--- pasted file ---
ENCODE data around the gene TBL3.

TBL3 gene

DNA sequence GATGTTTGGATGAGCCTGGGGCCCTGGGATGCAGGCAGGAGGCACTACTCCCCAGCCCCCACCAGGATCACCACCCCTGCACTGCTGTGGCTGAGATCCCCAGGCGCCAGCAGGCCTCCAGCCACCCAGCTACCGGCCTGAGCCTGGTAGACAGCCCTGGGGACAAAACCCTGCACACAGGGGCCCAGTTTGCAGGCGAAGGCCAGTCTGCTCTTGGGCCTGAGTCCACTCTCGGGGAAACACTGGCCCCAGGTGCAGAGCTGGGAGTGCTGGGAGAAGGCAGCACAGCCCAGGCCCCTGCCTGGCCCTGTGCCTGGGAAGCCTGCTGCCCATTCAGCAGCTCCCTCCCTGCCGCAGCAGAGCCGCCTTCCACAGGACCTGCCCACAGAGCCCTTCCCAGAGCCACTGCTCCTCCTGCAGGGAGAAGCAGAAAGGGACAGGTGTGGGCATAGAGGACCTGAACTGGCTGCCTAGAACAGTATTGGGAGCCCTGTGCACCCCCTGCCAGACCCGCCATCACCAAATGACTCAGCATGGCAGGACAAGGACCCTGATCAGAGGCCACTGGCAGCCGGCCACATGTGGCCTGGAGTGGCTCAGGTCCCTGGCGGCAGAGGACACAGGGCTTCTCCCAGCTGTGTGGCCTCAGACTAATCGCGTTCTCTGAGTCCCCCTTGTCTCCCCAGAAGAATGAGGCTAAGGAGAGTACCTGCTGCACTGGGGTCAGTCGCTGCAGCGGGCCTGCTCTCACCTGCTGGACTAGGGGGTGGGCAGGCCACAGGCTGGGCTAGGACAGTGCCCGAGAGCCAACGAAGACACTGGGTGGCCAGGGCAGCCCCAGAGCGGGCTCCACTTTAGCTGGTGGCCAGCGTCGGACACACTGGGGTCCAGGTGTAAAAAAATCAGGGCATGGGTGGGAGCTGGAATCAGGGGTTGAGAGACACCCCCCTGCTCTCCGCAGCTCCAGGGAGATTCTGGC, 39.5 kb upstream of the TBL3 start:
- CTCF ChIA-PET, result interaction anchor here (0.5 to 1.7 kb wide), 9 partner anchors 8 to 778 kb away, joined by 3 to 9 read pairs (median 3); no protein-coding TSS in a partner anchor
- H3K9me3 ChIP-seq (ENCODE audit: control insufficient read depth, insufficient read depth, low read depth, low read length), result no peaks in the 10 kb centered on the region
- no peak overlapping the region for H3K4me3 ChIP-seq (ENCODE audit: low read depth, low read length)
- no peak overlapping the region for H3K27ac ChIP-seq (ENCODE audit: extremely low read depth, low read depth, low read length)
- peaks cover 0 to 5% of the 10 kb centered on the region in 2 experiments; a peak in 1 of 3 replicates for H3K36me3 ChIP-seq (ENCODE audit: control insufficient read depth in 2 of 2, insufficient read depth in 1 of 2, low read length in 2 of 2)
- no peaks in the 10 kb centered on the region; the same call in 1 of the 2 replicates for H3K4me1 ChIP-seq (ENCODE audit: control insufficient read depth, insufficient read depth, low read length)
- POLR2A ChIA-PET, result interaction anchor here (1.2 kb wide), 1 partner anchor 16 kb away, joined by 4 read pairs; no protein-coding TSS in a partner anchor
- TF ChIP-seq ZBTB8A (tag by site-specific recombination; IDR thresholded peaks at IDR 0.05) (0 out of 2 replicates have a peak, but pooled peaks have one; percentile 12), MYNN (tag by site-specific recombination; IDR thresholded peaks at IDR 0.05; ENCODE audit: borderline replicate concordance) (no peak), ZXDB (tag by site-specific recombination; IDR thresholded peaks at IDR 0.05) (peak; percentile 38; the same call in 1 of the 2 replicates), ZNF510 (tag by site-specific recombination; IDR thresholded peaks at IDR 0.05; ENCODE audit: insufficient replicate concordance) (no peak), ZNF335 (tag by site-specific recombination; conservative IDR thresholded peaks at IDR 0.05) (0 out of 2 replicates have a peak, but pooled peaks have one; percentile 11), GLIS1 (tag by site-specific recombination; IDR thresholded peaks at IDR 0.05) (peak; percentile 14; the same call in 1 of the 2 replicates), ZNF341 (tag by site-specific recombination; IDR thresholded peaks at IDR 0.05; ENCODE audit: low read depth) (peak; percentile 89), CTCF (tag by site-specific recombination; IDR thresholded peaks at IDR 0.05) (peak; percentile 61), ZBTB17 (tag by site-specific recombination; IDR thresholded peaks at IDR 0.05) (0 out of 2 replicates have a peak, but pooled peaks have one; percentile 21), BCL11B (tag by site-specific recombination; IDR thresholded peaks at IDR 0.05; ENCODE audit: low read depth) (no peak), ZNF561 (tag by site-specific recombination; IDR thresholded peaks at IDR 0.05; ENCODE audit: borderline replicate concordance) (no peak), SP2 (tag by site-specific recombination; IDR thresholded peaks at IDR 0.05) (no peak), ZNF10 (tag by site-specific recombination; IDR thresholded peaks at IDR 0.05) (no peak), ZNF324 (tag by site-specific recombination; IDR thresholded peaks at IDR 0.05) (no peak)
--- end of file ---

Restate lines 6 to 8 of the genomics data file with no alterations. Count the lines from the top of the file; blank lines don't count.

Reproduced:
- no peak overlapping the region for H3K4me3 ChIP-seq (ENCODE audit: low read depth, low read length)
- no peak overlapping the region for H3K27ac ChIP-seq (ENCODE audit: extremely low read depth, low read depth, low read length)
- peaks cover 0 to 5% of the 10 kb centered on the region in 2 experiments; a peak in 1 of 3 replicates for H3K36me3 ChIP-seq (ENCODE audit: control insufficient read depth in 2 of 2, insufficient read depth in 1 of 2, low read length in 2 of 2)